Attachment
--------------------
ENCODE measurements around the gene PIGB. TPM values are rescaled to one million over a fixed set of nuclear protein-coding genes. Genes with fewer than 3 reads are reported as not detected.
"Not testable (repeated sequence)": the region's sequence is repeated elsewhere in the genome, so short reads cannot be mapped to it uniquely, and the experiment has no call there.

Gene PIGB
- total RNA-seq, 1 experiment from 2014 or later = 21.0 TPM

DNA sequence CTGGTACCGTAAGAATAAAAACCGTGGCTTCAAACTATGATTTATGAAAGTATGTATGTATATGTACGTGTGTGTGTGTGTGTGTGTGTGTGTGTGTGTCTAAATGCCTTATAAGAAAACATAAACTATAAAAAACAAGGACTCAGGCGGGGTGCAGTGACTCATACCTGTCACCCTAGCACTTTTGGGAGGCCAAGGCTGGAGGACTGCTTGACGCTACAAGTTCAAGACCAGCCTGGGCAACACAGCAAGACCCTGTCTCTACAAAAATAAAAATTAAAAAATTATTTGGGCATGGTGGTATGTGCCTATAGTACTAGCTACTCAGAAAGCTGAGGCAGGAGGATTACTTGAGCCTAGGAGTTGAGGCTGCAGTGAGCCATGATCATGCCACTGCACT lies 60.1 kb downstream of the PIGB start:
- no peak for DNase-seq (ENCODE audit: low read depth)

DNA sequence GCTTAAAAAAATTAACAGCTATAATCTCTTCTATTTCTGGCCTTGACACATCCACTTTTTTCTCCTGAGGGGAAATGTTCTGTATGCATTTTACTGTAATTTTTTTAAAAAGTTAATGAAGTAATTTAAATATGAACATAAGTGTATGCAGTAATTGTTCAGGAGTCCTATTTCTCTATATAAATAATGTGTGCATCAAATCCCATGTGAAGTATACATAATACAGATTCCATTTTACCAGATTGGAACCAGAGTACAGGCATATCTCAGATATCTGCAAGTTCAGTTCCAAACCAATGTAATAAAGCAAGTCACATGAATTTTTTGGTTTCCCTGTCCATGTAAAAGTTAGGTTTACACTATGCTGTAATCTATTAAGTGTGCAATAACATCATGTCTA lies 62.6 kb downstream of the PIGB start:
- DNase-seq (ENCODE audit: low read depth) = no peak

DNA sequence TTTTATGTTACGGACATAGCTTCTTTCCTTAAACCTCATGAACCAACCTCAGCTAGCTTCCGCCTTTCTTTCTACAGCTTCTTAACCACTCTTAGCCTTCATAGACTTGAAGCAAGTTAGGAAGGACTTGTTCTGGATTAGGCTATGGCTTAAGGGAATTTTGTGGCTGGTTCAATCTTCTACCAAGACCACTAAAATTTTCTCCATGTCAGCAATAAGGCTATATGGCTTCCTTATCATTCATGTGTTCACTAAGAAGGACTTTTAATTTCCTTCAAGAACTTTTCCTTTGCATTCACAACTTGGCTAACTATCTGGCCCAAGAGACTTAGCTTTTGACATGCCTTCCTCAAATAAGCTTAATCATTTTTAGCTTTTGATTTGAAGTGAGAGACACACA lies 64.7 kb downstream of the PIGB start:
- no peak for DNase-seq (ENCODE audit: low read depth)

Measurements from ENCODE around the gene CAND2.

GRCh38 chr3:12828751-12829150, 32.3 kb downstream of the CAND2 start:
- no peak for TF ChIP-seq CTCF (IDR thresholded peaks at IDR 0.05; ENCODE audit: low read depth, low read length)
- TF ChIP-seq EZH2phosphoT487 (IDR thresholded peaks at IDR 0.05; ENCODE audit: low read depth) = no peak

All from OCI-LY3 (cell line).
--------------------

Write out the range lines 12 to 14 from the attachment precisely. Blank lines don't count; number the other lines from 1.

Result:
GRCh38 chr3:12828751-12829150, 32.3 kb downstream of the CAND2 start:
- no peak for TF ChIP-seq CTCF (IDR thresholded peaks at IDR 0.05; ENCODE audit: low read depth, low read length)
- TF ChIP-seq EZH2phosphoT487 (IDR thresholded peaks at IDR 0.05; ENCODE audit: low read depth) = no peak